This award is granted not only for his academic achievements, but also for his social, societal and university-internal commitment. This will not only leave traces in his birthplace Oonnukal (India), but also in Gengenbach. In India, Basal John had been involved in NGOs for many years - both for the education of children and for a dignified life for older people, Najderek said.
And also in Gengenbach good relations were very important to him. Najderek emphasized the active support of fellow students provided by Basal John through the organization and implementation of learning groups, his assistance in the coordination of the study course, when needed, the organization of the Christmas get-together in Gengenbach with the Senior Service, and also his active support for older people in Gengenbach, for example with the transportation of the instruments to regular church meetings. Anne Najderek presented Basal John the award certificate on behalf of the President of the German Academic Exchange Service, Prof. Margret Wintermantel.
The prize of the German Academic Exchange Service (DAAD) for outstanding achievements of foreign students at German universities is endowed with 1,000 euros and has been awarded for over ten years. The award intends to contribute in giving the large number of foreign students at German universities a face and make their stories visible. The students who receive this award represent their fellow students from all over the world. They are Germany's future partners in business, politics and science. „A double win for Mr. John and our society“, concludes the program director of International Business Consulting Prof. Rainer Fischer.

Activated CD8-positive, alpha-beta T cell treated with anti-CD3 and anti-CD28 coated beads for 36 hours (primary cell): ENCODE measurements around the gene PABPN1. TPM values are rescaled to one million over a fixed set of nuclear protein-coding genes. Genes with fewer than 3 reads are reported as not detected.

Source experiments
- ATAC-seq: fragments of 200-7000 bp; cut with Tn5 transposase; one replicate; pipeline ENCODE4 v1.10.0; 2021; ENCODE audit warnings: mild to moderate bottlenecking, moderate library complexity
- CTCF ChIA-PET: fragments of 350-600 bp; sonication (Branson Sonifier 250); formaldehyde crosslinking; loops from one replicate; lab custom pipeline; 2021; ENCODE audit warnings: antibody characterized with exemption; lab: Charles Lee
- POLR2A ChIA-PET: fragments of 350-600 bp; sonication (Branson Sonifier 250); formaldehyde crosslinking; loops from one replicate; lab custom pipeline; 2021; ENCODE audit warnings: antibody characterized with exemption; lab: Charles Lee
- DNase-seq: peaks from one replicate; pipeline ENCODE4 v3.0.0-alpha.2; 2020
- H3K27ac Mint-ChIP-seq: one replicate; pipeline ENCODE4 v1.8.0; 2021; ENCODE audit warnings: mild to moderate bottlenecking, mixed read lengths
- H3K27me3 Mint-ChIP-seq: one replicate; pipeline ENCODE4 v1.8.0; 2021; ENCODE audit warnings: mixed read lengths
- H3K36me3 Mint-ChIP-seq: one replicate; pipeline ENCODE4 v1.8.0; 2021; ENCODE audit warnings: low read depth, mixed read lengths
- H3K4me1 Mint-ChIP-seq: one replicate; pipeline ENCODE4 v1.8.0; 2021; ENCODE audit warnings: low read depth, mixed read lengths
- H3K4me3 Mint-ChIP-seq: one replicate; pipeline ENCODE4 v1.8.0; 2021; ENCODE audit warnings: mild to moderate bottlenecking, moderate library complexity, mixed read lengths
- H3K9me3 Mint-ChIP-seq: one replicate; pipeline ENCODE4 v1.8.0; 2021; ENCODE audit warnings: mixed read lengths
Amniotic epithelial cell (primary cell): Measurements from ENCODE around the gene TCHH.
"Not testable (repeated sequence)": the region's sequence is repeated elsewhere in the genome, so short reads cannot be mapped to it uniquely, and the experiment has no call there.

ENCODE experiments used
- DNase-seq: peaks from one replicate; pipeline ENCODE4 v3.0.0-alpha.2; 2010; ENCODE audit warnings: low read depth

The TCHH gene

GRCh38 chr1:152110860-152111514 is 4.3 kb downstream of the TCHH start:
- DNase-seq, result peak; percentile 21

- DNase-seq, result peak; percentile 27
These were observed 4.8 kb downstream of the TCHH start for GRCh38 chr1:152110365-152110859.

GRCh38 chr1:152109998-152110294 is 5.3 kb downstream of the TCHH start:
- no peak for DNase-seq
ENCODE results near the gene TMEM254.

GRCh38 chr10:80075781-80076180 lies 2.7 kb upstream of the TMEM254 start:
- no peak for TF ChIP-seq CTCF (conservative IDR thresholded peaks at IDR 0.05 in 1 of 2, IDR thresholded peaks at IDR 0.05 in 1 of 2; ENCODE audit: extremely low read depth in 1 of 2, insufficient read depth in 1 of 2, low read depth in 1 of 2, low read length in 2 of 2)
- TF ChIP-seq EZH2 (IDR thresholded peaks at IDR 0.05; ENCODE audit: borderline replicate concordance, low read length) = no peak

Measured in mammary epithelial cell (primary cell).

5 questions to the award winner Basal John
Please introduce yourself:
I am Basal, from a village called Oonnukal located in the Southernmost state of India, Kerala, which is also known as God’s own country due to its lush green tropical plantations and peaceful backwaters.
How did you grow up:
I grew up along with three elder sisters in a cozy home. My father and mother are farmers, and I learned the pure form of hard work, seeing them get up every dawn and put their sweat into their plantations of rubber, coconut, etc. till dusk. We are Syrian Christians, so we have a close community of the church, and I also got opportunities to help the locality through participating in various programs they would conduct. It was a blissful childhood, and I am lucky enough to even come from a lineage that values education immensely. I was sent to a nearby city to do my bachelor's and then to another state in the South of India to do my Masters in Human Resources.
What were your reasons for studying IBC in Offenburg?
After having a satisfying career in IBM India, Germany seemed to be an amazing and challenging destination to drive my career up a notch. Hence I selected the course of International Business Consulting. The German love for perfection encouraged me to apply and come here.
How do you feel about winning the prize?
It has been an incredible journey so far. While working with elders in India and here in Offenburg, I never knew that I’d be awarded in such a large platform. I am so grateful to the University of Offenburg, the whole IBC family, and especially my director Prof. Dr. Fischer for all the support I have received. I hope I can integrate fully with German society and can contribute my bit to the vast industry there is here.
What do you plan to do after graduation?
After graduation, I would like to work for a company here which matches my education and continue to work in the NGOs here and help the community.